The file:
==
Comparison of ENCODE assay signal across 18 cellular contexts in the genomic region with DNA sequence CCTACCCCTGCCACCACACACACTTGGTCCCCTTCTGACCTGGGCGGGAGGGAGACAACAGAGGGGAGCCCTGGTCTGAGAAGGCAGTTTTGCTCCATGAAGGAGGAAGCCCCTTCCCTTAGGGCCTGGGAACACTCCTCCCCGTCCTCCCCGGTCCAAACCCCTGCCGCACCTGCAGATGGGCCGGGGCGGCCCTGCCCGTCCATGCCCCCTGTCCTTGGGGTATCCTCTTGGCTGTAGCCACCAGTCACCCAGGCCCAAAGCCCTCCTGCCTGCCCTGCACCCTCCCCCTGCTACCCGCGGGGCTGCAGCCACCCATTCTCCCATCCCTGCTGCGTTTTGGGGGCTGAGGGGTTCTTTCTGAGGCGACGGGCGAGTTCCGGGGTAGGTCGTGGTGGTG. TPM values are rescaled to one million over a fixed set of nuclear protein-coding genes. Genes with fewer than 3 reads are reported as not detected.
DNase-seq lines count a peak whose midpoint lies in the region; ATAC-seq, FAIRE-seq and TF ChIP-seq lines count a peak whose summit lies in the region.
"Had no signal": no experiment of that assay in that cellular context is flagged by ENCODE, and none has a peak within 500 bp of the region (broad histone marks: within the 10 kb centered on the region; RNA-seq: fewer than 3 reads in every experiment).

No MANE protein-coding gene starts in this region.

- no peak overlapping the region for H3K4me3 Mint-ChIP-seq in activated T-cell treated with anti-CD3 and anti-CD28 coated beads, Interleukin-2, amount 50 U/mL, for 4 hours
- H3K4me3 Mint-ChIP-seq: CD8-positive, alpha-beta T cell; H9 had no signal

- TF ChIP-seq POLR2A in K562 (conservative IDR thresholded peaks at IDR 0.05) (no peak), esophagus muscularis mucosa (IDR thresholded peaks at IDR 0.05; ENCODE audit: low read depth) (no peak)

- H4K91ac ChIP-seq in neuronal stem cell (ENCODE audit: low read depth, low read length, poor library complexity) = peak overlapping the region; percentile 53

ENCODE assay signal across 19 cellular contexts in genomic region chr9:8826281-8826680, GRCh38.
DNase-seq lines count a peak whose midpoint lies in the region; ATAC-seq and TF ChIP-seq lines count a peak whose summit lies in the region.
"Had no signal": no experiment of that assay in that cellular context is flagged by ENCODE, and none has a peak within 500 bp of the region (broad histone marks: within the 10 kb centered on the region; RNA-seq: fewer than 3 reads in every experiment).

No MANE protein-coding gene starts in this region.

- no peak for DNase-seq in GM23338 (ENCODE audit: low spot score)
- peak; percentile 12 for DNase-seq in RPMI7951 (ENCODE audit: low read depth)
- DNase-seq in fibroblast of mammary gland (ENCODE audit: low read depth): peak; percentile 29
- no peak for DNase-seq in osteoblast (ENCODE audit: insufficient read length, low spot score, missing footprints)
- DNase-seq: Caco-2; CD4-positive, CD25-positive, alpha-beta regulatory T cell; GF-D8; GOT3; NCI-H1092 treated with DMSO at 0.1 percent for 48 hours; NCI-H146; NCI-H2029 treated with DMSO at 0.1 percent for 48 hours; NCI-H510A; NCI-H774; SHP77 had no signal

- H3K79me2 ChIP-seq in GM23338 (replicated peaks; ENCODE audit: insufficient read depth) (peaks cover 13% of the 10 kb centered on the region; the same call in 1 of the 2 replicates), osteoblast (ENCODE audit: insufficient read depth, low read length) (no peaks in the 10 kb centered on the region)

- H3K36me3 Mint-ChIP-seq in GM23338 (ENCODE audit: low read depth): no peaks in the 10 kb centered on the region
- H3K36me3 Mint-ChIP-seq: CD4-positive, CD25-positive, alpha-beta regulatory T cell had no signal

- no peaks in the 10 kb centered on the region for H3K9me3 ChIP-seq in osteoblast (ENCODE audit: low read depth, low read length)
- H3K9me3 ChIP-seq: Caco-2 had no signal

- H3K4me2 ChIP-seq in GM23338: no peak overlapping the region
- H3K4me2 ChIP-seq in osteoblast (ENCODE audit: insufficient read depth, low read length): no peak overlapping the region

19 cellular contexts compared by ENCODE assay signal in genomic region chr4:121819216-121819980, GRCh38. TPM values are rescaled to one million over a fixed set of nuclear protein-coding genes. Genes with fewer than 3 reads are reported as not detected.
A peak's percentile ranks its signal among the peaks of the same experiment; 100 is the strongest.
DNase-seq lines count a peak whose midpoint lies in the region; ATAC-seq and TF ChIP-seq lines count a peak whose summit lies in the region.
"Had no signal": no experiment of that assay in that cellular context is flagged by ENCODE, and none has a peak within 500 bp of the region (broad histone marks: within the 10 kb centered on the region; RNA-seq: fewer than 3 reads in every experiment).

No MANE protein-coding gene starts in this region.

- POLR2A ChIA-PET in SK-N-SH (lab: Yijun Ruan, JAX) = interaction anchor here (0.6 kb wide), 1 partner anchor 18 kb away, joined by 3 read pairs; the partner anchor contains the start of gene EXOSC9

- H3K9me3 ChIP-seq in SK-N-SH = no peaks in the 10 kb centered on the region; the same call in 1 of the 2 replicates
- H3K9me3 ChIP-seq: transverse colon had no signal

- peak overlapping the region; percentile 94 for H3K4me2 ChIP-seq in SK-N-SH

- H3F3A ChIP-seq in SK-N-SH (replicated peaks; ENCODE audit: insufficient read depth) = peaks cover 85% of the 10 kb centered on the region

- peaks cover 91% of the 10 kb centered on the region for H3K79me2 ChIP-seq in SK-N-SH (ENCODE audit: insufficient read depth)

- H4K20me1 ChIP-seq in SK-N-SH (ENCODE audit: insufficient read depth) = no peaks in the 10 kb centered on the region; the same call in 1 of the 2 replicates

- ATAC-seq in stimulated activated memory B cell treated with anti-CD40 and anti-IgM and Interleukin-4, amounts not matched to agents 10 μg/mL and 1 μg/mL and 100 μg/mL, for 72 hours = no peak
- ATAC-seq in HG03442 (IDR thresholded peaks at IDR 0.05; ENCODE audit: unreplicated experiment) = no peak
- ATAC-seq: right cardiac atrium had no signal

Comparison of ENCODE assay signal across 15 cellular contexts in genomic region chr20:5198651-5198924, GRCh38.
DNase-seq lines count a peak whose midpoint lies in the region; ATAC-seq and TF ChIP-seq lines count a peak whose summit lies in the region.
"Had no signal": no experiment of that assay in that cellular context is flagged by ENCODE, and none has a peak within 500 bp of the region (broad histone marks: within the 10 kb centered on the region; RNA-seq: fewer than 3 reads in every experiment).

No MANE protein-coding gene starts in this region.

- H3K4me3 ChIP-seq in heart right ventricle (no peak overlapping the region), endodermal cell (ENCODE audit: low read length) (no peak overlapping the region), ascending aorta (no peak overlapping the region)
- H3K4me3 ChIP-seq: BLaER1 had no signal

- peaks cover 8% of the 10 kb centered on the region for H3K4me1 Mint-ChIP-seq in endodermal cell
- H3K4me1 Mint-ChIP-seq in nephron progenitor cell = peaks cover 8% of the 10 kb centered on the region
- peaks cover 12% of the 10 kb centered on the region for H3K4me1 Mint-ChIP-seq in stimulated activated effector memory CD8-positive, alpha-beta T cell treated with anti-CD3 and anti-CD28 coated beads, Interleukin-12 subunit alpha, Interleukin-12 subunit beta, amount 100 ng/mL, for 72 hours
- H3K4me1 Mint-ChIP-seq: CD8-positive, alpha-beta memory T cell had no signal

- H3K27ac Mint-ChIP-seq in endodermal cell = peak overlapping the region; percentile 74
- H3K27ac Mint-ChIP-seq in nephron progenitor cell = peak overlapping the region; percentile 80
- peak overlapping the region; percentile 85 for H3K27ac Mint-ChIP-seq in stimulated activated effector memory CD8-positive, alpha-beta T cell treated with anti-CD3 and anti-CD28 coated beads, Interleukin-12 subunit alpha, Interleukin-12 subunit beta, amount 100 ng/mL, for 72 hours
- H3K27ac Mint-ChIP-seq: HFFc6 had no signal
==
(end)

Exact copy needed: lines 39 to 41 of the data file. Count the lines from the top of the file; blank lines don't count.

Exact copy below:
- ATAC-seq: right cardiac atrium had no signal

Comparison of ENCODE assay signal across 15 cellular contexts in genomic region chr20:5198651-5198924, GRCh38.
DNase-seq lines count a peak whose midpoint lies in the region; ATAC-seq and TF ChIP-seq lines count a peak whose summit lies in the region.